Editor’s Note: In this new series, sponsored by commercial real estate firm JLL, WRAL TechWire will investigate the “Future of Work” in a series of reports that follow what’s happening in today’s economy, in the new world of work, where the region could see further growth and development, and on the future of  the region, with in-depth looks at the office, industrial, and life science sectors.


RALEIGH – There’s an adage in real estate, used across the entire industry: location, location, location.

Right now, the Triangle is an in-demand location, across all segments of the market.

Residential home sale prices continue to increase in a highly competitive market.

And demand for life science facility space is high and increasing, as WRAL TechWire has previously reported.

“Demand for high-quality space is continuing to grow and has likely not hit its peak,” said Brett Cox, research manager at JLL, in an interview with WRAL TechWire.

Though the vacancy rate for office and flex space in the Triangle was 14.3 percent at the end of 2021, according to Cox, the price of leasing space increased by 4 percent year-over-year.

New series starts today: WRAL TechWire discusses future of Triangle’s spaces on LinkedIn Live

“Occupiers are continuing to evaluate mid- to long-term work dynamics with the introduction of hybrid work.”  So even while vacancy sits around 14 percent, the location and the quality of office and flexible work space matters.

“Demand for office product is best described as demand for quality over quantity,” said Kimarie Ankenbrand, managing director and Raleigh lead at JLL. “Companies are recognizing that they can’t push people back into the office, they have to pull them.”

That’s why some companies have turned to strategies that include constructing or reimagining their work spaces and office environments to make them, in Ankenbrand’s phrasing, “commute-worthy.”

No silver bullet

Think of this marketplace as an arms race, said Ankenbrand.  Companies are seeking access to unique and high-quality space that will cater to an excellent employee experience, and are willing to make the investment.

Pendo, for example, recently welcomed employees back in the office.  But it was a new headquarters location in downtown Raleigh that the company had planned to open since prior to the onset of the global COVID pandemic, selected specifically to create the type of environment the company aims to cultivate.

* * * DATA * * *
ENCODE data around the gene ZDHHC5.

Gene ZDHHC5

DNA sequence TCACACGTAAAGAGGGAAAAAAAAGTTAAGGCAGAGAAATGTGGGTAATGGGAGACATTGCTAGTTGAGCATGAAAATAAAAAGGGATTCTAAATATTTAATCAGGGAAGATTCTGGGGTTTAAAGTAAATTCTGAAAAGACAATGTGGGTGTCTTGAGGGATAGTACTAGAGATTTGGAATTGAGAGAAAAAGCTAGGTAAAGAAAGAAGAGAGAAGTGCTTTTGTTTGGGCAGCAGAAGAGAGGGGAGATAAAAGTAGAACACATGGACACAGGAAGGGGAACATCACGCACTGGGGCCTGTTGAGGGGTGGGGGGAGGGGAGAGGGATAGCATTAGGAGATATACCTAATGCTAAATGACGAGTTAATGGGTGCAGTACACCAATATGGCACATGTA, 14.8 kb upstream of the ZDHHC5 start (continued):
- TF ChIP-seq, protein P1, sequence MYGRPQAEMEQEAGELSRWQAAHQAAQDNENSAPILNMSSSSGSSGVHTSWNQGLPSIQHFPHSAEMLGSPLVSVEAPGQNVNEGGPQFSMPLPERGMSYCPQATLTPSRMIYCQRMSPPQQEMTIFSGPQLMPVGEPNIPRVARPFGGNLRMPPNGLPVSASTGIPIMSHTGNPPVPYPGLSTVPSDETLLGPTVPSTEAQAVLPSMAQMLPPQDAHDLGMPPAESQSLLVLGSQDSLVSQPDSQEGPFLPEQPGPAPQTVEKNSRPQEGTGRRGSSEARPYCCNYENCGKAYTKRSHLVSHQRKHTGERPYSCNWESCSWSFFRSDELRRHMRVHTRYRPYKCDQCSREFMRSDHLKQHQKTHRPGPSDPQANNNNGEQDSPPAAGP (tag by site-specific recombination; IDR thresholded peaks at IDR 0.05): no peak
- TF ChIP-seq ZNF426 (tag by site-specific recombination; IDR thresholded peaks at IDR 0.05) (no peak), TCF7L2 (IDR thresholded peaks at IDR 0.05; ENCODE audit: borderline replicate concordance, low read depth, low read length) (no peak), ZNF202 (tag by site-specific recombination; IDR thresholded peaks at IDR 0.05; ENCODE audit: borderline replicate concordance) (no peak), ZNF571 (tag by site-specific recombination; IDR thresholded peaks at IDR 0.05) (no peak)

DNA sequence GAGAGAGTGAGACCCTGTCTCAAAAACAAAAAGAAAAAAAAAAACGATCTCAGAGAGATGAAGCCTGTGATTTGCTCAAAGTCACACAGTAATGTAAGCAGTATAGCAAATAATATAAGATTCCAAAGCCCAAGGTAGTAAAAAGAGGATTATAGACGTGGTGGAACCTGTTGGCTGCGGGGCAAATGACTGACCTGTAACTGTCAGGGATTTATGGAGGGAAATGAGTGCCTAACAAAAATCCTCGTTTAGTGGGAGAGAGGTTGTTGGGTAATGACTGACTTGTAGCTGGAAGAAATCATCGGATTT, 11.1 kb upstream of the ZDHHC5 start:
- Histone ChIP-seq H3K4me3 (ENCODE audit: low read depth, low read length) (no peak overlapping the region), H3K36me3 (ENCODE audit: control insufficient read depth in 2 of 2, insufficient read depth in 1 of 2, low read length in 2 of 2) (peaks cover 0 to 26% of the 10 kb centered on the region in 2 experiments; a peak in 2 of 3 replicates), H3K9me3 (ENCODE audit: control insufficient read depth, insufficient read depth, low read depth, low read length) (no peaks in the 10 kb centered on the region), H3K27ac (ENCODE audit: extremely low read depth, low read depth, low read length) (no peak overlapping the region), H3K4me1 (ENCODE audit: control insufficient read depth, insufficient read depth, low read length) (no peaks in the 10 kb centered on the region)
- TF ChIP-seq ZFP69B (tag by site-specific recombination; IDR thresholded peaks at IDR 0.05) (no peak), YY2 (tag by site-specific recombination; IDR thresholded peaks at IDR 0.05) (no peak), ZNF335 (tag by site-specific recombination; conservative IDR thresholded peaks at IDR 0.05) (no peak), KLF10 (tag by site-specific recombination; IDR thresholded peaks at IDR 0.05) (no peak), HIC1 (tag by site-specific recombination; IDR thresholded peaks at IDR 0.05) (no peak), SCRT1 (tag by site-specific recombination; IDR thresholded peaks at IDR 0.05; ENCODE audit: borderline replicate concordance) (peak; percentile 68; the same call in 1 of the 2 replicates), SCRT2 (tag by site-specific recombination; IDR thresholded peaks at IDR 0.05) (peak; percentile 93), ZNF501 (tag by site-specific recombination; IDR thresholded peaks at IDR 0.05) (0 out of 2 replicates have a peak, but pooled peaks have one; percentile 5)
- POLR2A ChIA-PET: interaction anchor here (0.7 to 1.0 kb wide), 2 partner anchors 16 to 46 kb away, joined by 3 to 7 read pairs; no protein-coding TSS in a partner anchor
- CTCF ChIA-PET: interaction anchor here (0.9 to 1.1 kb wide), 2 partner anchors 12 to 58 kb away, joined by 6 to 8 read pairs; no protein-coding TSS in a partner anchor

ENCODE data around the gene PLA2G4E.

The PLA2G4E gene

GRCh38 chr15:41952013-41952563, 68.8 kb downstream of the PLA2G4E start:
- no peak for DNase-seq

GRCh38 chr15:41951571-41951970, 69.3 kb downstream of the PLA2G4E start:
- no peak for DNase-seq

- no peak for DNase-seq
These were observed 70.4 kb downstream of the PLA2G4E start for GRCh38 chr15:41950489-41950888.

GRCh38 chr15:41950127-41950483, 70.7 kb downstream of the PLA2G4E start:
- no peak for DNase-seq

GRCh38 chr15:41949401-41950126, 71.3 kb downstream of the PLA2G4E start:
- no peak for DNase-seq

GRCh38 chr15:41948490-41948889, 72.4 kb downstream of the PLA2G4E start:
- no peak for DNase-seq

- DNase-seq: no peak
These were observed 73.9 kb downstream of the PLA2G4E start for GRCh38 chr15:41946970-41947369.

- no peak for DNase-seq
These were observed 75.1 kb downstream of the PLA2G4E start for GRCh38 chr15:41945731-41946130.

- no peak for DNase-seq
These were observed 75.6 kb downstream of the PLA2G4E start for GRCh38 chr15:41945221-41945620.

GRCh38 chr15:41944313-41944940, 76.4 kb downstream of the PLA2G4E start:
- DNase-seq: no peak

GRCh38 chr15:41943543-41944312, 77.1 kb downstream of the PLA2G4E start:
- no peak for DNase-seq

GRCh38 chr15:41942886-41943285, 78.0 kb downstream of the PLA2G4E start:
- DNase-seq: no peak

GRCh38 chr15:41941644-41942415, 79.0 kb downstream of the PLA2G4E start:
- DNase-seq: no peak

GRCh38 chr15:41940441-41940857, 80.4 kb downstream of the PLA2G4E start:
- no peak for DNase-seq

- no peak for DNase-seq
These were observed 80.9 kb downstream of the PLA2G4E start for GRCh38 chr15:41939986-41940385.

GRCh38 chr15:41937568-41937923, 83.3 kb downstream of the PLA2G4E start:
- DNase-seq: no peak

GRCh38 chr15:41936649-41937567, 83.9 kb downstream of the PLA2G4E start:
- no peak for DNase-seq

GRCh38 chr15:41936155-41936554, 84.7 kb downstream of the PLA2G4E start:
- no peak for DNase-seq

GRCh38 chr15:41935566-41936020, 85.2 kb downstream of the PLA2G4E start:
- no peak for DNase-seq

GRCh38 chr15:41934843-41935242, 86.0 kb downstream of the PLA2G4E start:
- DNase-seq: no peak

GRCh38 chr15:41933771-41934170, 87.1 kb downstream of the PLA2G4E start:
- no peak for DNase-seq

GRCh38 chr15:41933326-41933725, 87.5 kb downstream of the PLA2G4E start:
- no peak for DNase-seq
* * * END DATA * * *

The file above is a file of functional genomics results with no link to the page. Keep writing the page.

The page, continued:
Pendo’s CEO Todd Olson warned an audience in January that in today’s labor market, the reality is that companies won’t be able to fill every open role.

“How we’ve shifted our focus to think differently around talent,” said Olson at the January event.  “You have to make sure you set yourself apart, you have to make sure you differentiate, because the reality is that there are a bunch of jobs that may go unfilled because you can’t find the talent to fill them.”

“There is no one silver bullet when it comes to the strategy that goes into a real estate decision right now,” said Ankenbrand.  While some companies are expanding, others are right-sizing.

While some predicted that technology or technology-enabled companies would pull back from physical space commitments, across the United States, these companies have leased about 15.3 million square feet of space since the onset of the global pandemic, said Ankenbrand.

“Which is the opposite of what many predicted about the future of work for tech companies, we should be paying more attention to what companies are doing rather than saying,” added Ankenbrand.


This editorial package was produced with funding support from JLL and other partners.  WRAL TechWire retains full editorial control of all content.

Special report: The Future of Work

Special report: Space in high demand, even as future of work remains uncertain

Special report Q&A: Perspectives on a changing economy and the ‘Future of Work’

Special report profile: Kimarie Ankenbrand, managing director and broker lead at JLL